SOUTH Africa must create a coherent energy policy or it will continue to struggle to rely on power utility Eskom and millions of South Africans will remain in energy poverty, World Energy Council head Christoph Frei said on Tuesday.
"South Africans have moved too slowly with respect to renewable energy projects. This country needs to create a single policy on energy. You cannot be focused on bringing energy to the poor and then also have very expensive technologies which you are experimenting with and then be building coal power stations too," Mr Frei, a key speaker at the Africa Energy Indaba, said.
South Africa slipped two places to 57 out of 93 members on the World Energy Council’s 2012 Energy Sustainability Index, weighed down by a sharp drop in energy security.
In the Council’s World Energy Trilemma report, a drop in the wholesale margin on liquid fuel and weak performance on the diversification of electricity production was reported in South Africa.
Eskom has called for average annual 16% increases in electricity over the next five years, to fund its debt while it builds coal power stations in South Africa. This has threatened the sustainability of business in South Africa. There have been calls for independent power producers and renewable energy projects. Eskom has argued that once infrastructure had been developed it would be able to transport coal at a lower cost and ultimately charge consumers less for electricity.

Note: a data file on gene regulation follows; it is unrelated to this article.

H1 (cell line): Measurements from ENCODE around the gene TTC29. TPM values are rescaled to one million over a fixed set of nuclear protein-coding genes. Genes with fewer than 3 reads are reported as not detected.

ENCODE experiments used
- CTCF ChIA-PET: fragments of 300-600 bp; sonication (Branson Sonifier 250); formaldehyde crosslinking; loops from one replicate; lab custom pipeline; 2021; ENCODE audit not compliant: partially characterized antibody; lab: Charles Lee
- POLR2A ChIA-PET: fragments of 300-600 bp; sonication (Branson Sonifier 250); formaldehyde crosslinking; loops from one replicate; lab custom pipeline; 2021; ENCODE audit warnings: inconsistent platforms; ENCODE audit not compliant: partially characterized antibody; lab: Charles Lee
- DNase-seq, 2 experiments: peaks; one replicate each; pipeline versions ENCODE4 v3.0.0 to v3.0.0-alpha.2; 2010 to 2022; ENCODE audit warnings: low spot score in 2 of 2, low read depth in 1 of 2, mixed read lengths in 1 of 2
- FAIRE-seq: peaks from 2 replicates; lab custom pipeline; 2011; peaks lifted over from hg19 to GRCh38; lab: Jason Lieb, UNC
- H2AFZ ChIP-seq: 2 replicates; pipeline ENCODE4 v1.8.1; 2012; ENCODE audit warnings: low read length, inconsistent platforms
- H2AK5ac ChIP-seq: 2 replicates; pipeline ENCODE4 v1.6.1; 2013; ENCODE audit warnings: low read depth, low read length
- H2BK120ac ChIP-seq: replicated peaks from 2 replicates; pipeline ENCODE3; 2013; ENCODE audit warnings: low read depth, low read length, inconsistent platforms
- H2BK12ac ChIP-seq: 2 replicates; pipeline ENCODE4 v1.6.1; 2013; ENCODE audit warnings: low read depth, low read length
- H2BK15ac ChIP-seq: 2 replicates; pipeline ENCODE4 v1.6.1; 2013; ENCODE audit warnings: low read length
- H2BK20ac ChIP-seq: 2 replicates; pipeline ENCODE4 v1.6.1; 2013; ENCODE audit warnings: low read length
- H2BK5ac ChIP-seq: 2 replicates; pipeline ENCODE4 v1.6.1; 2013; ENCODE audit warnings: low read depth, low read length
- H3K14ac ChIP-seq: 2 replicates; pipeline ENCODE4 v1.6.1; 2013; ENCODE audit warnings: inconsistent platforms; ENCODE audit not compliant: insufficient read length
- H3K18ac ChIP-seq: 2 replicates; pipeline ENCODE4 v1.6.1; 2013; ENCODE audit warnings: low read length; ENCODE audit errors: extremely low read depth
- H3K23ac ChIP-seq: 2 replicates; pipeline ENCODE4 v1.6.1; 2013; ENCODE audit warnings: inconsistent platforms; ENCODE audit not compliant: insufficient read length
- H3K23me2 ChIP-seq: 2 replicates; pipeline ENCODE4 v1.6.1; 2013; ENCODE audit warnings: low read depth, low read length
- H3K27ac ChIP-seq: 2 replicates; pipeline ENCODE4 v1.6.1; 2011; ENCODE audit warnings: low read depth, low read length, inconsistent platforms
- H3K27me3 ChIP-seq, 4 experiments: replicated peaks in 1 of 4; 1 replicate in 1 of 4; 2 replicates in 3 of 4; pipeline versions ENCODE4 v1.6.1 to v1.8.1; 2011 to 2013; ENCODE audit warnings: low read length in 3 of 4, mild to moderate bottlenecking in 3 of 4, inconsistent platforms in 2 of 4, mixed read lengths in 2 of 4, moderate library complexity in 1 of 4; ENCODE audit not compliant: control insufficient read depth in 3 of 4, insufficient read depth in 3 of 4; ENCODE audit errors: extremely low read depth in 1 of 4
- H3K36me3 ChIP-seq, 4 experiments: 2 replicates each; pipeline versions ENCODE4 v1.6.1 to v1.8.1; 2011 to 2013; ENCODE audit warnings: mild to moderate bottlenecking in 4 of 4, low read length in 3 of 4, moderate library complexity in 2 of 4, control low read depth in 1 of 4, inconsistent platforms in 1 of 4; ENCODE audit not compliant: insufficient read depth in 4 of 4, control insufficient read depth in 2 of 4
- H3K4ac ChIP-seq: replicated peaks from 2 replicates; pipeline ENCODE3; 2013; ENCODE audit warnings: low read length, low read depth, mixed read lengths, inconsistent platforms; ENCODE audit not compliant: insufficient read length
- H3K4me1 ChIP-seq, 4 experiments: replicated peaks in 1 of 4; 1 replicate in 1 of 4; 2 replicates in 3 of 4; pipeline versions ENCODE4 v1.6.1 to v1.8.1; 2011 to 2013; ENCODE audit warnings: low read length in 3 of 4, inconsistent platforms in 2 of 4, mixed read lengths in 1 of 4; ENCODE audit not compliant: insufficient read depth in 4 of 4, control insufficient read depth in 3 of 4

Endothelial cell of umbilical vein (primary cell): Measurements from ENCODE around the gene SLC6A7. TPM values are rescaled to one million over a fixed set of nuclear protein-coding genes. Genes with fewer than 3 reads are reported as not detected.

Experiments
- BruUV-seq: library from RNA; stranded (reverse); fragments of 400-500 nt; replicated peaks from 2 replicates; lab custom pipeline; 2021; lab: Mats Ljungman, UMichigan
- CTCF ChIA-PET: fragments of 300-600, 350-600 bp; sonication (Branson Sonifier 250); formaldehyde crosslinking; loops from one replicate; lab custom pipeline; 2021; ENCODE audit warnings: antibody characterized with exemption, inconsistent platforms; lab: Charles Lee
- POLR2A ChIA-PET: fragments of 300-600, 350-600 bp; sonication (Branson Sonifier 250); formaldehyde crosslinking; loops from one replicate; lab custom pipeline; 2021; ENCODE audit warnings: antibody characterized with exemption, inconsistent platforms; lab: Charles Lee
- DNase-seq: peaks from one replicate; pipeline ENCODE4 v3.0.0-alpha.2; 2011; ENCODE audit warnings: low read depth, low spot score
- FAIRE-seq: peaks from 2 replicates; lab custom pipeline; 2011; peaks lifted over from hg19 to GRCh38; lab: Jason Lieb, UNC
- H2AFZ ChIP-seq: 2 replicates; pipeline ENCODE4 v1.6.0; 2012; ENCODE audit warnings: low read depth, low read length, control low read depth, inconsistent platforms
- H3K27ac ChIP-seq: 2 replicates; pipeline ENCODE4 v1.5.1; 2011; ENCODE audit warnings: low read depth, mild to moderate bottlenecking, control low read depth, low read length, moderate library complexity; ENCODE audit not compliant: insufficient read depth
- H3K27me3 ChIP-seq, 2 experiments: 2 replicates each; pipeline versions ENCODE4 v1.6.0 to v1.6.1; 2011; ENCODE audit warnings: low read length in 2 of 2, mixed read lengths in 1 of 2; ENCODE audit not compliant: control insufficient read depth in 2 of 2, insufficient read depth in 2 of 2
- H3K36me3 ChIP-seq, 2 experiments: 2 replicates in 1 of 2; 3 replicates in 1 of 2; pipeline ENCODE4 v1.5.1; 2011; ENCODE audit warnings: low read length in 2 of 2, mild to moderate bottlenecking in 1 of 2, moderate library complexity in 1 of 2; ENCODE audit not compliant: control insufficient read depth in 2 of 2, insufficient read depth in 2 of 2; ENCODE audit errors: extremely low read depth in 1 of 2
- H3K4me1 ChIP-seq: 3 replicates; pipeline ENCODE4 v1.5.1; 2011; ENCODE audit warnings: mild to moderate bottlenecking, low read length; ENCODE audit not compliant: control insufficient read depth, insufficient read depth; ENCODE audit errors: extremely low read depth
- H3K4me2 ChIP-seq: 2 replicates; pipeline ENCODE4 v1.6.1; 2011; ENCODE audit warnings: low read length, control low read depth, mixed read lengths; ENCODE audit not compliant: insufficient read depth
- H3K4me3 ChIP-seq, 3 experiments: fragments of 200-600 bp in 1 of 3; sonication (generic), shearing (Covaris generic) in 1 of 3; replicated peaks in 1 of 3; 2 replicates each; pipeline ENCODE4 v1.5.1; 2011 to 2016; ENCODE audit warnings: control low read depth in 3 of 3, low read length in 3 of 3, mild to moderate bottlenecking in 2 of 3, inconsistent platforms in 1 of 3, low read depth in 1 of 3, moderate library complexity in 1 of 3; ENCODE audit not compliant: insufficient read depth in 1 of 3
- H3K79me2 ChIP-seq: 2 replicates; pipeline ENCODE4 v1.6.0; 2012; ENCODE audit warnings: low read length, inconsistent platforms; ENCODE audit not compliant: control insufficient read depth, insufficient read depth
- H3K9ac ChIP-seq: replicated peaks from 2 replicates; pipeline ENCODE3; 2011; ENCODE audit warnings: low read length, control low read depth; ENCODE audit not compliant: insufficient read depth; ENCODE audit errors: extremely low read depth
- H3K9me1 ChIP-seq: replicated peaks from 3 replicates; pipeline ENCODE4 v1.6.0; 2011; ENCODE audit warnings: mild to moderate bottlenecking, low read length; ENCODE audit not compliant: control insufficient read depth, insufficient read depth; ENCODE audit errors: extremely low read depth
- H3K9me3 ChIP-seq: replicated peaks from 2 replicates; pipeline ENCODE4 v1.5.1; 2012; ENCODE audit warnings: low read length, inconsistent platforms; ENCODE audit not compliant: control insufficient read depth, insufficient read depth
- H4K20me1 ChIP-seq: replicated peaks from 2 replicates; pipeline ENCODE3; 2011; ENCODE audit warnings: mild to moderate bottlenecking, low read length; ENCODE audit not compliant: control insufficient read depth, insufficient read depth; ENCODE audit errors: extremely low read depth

Brian Statham, chairman of the South African National Energy Association and the World Economic Council’s Studies Portfolio, said South Africans had been slow to create renewable energy businesses because it had been difficult to compete against low electricity prices.
"Electricity was cheap here for many years so there was not much incentive to open businesses creating power that were not coal-based. But in the last few years, the private sector has become involved in renewable energy because companies like Eskom have not been able to serve everyone," he said.
However, Mr Statham said there was still too much reluctance at a national level to extend the power grids of South Africa deeper into rural areas.
"We cannot have 25% of our population sitting in energy poverty. We have to make changes and quickly," he said.
The indaba continues until Thursday.